Measuring Mobility Potential: A Novel Metric to Quantify Mobility Energy Productivity (MEP) of Transportation Systems

Research output: NRELPresentation


For nearly a century, the automobile has been the primary mode of personal transportation in American life. This remains true today as millions of people rely heavily on cars to connect suburbs with cities or to travel long distances - often out of routine or convenience. However, advances in technology are fueling an era of transportation transformation, with the potential to transform a system that has remained virtually unchanged for decades. The challenges of interconnecting our cities and creating a cross-continental transportation system for military purposes spawned the interstate highway system, generating the age of the automobile. In this century, congestion and mobility challenges of rising urban populations are spawning ever-evolving mobility and communications technologies to connect people to goods, services, and employment within a metropolitan and national context - all of which define a high quality of life. Aspiring smart cities are wrestling with questions such as: How does mobility impact a person's quality of life? Would people make different travel choices if they were presented with better information about their mobility options? Would businesses make different location decisions if they could assess the quality of mobility in that area? The ability to quantify the quality of mobility at a given location is the first step toward answering these questions. In response, an interdisciplinary team at the National Renewable Energy Laboratory (NREL) has developed the Mobility-Energy Productivity (MEP) metric. The MEP metric provides an avenue to not only measure the quality of mobility at a specific location in its current configuration, but also to test how various technological advances (e.g., connected and automated vehicles, plug-in electric vehicles, shared mobility) and infrastructure investments (e.g., building an additional highway lane, constructing a new shopping mall, implementing a transit-oriented development) impact the mobility of that location over time.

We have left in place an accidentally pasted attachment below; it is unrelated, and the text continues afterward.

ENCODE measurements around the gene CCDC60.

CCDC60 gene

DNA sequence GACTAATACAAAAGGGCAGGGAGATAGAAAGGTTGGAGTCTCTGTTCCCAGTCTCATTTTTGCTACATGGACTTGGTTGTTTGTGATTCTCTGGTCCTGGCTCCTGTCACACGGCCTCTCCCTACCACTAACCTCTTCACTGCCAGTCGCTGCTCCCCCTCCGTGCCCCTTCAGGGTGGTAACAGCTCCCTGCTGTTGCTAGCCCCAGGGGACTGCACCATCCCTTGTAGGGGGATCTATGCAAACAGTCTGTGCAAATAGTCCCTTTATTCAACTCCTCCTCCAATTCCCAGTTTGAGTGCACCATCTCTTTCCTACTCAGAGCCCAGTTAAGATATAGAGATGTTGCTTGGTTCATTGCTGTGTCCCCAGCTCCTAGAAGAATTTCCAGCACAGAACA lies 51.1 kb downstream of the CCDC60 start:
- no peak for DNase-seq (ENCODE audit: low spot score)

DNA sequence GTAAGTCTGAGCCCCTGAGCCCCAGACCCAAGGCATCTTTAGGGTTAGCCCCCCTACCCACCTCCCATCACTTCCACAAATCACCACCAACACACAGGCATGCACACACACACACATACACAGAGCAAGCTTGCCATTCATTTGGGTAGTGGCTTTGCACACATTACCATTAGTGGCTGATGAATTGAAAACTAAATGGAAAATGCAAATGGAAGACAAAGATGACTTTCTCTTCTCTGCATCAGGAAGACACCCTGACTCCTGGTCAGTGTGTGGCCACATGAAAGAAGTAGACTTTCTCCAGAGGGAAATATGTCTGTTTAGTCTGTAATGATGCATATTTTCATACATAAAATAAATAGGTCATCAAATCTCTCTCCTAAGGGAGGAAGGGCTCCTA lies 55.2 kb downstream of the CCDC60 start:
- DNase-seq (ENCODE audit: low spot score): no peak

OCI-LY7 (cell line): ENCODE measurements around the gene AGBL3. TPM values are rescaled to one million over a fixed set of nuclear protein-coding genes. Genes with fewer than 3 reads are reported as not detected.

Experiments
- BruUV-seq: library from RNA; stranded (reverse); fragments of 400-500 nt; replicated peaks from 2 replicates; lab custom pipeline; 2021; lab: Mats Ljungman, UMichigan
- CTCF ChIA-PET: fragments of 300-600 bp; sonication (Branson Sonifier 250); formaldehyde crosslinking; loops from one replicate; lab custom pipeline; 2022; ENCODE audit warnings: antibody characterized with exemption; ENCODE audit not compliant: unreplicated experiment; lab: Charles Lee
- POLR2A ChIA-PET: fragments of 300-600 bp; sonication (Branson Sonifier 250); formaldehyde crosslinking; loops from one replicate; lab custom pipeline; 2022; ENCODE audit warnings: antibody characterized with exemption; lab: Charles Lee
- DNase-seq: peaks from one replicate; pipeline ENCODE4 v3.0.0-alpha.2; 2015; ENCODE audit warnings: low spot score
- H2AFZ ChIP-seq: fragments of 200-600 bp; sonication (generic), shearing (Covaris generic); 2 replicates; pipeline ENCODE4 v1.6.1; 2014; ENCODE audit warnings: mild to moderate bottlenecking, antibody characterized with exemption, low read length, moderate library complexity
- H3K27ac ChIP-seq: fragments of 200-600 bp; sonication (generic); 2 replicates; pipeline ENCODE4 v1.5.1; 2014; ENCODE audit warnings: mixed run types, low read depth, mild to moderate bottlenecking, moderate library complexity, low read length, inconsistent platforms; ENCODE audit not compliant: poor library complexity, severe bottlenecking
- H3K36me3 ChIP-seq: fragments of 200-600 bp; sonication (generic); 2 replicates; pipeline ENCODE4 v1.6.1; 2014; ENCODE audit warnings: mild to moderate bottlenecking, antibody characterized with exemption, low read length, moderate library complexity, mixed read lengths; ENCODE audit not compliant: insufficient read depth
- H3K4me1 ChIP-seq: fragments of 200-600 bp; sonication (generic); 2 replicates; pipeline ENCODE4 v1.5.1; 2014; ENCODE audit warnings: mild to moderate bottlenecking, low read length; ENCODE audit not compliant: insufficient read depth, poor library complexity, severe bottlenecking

Original languageAmerican English
Number of pages28
StatePublished - 2020

Publication series

NamePresented at the Transportation Research Board (TRB) 99th Annual Meeting, 12-16 January 2020, Washington, D.C.

NREL Publication Number

  • NREL/PR-5400-75803


  • accessibility
  • energy
  • isochrones
  • mobility
  • productivity
  • transportation systems


Dive into the research topics of 'Measuring Mobility Potential: A Novel Metric to Quantify Mobility Energy Productivity (MEP) of Transportation Systems'. Together they form a unique fingerprint.

Cite this